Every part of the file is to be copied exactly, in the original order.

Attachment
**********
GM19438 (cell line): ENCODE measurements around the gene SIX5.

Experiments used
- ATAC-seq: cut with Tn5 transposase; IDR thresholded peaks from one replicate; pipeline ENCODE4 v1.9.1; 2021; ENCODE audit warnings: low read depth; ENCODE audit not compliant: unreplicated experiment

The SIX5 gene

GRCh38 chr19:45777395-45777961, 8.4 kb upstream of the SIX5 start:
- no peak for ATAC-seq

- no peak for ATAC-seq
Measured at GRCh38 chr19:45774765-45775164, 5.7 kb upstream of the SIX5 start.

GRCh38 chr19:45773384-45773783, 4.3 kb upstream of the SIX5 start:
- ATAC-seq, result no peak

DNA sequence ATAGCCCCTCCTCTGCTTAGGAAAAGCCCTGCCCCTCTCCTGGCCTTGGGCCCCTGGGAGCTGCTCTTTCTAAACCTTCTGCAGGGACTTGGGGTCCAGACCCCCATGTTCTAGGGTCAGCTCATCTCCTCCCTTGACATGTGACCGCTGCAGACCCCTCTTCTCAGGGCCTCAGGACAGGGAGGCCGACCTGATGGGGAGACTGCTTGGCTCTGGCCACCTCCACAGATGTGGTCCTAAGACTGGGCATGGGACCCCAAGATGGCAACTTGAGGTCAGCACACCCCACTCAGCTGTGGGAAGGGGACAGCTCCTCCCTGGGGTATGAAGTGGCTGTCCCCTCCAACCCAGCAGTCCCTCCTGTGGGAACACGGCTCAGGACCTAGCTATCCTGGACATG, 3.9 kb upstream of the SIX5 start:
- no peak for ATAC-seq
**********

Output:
GM19438 (cell line): ENCODE measurements around the gene SIX5.

Experiments used
- ATAC-seq: cut with Tn5 transposase; IDR thresholded peaks from one replicate; pipeline ENCODE4 v1.9.1; 2021; ENCODE audit warnings: low read depth; ENCODE audit not compliant: unreplicated experiment

The SIX5 gene

GRCh38 chr19:45777395-45777961, 8.4 kb upstream of the SIX5 start:
- no peak for ATAC-seq

- no peak for ATAC-seq
Measured at GRCh38 chr19:45774765-45775164, 5.7 kb upstream of the SIX5 start.

GRCh38 chr19:45773384-45773783, 4.3 kb upstream of the SIX5 start:
- ATAC-seq, result no peak

DNA sequence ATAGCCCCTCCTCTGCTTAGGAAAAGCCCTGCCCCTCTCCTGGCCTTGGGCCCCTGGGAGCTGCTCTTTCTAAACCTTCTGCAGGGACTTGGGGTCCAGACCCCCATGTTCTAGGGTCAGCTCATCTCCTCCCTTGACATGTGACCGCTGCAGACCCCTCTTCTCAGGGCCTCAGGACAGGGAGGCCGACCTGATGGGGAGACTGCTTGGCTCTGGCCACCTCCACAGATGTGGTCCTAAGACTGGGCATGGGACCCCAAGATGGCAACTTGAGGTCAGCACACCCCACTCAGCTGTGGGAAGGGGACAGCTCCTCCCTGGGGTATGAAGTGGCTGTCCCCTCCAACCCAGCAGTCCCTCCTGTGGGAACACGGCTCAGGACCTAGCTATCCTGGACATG, 3.9 kb upstream of the SIX5 start:
- no peak for ATAC-seq